– By Mike King, National President and CEO, Volunteers of America

Hurricane Katrina

A decade ago, I had recently joined Volunteers of America as CEO of our Texas affiliate when Hurricane Katrina barreled toward the Gulf Coast. Hundreds of our clients in New Orleans, many of them elderly or physically disabled, had to be hastily evacuated to Houston for what at the time was expected to be a three- or four-day exile. Before the storm made landfall, we had no idea of the destruction that was soon to come, with levees breaking and flood waters covering much of New Orleans. Ultimately, as we now know, the exile was much longer. The last of our clients to return home left Texas in late October, two months after Hurricane Katrina moved through.

During those first few days and the two months that followed, the Volunteers of America family did what we always do in times of great need and crisis – we rallied together and worked day and night to help each other and support the vulnerable people we serve. Affiliates from Texas to Kentucky pitched in to house displaced clients, send supplies and provide their expertise. When hotels in Houston could no longer house our displaced New Orleans clients, we worked together to find new places for them to stay. We pooled our collective resources to contact family members and locate apartments and other temporary living arrangements.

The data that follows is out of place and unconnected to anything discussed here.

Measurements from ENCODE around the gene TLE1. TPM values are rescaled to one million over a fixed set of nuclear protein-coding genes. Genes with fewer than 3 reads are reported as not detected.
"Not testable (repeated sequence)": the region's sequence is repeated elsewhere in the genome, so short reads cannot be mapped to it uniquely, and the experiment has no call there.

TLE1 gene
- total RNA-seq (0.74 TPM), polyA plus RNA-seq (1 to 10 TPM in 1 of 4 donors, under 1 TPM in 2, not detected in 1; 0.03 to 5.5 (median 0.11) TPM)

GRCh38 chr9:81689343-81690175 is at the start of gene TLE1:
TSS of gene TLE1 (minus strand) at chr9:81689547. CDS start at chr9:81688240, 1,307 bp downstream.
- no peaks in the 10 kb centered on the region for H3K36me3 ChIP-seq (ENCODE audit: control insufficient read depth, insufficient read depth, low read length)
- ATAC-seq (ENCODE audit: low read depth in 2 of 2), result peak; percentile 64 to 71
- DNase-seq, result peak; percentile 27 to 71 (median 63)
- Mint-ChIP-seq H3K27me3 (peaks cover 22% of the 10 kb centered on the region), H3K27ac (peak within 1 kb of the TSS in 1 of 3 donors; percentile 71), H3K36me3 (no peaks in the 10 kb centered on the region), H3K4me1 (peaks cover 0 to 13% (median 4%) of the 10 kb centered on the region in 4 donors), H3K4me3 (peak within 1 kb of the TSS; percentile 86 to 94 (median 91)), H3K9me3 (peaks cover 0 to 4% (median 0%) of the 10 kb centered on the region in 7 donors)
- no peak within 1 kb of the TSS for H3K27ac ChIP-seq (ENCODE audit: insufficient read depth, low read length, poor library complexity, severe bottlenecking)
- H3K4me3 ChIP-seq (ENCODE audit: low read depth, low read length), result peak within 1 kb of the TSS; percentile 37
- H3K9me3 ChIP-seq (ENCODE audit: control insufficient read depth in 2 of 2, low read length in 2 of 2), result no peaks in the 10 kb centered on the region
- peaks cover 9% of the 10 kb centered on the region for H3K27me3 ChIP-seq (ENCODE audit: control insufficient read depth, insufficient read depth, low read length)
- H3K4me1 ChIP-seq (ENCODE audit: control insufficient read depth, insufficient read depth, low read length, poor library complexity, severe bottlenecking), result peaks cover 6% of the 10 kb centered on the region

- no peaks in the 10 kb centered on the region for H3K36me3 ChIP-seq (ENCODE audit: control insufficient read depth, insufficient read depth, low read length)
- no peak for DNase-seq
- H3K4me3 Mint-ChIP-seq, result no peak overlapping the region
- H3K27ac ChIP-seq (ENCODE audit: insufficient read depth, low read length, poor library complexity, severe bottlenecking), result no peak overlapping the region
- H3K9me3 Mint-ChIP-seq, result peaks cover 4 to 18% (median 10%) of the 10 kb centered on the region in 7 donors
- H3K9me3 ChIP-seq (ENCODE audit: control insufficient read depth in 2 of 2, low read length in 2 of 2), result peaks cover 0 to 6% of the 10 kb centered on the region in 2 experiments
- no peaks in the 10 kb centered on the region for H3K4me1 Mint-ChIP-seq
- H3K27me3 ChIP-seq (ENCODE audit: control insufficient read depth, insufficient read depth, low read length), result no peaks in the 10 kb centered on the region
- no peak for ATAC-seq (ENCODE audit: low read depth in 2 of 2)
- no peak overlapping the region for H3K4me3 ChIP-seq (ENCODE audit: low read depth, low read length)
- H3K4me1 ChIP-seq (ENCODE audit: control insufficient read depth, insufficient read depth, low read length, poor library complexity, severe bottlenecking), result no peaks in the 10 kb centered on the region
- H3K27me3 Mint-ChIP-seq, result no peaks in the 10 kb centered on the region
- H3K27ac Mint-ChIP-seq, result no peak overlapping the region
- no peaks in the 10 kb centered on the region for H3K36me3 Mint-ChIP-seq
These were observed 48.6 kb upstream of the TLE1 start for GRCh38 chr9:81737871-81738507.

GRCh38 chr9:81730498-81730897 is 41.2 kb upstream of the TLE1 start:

While we always try to take a localized, program-by-program approach to serving our clients’ unique needs, there remains a great value to the network that comes from being part of a national organization the size of Volunteers of America. No matter the crisis at hand, no one in our organization is ever alone. This month, as we observe the 10-year anniversary of Hurricane Katrina, I’m reminded of the cooperation and dedication demonstrated by the Volunteers of America family during those harrowing days. These efforts demonstrated our people at their best, and I remain immensely proud to be part of such a wonderful group.

Learn more about Volunteers of America’s response during and after Hurricane Katrina.

– By Mike King, National President and CEO, Volunteers of America